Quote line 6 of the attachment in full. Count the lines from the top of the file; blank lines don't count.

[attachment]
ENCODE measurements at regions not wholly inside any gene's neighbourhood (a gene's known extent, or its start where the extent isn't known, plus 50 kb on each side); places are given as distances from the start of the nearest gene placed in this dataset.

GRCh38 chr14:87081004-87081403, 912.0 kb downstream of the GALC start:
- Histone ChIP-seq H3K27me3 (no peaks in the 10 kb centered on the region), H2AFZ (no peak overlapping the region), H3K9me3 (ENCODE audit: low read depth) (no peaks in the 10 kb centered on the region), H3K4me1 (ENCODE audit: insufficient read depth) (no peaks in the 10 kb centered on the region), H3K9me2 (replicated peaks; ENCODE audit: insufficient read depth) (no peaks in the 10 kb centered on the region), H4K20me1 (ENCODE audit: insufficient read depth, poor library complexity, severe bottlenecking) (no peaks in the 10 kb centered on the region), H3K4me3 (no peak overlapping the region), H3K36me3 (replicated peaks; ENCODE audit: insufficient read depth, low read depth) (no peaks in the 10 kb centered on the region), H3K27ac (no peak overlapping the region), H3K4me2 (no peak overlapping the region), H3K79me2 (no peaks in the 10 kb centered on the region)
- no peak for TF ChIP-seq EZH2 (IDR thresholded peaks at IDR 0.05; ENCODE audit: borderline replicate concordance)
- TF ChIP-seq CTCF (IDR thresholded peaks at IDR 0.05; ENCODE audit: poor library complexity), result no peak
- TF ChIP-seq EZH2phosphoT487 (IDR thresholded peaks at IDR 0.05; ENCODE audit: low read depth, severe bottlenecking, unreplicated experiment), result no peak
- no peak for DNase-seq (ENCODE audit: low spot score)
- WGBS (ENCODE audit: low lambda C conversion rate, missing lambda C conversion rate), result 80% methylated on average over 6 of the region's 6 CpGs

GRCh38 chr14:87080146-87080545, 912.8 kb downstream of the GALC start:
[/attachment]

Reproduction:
- TF ChIP-seq EZH2phosphoT487 (IDR thresholded peaks at IDR 0.05; ENCODE audit: low read depth, severe bottlenecking, unreplicated experiment), result no peak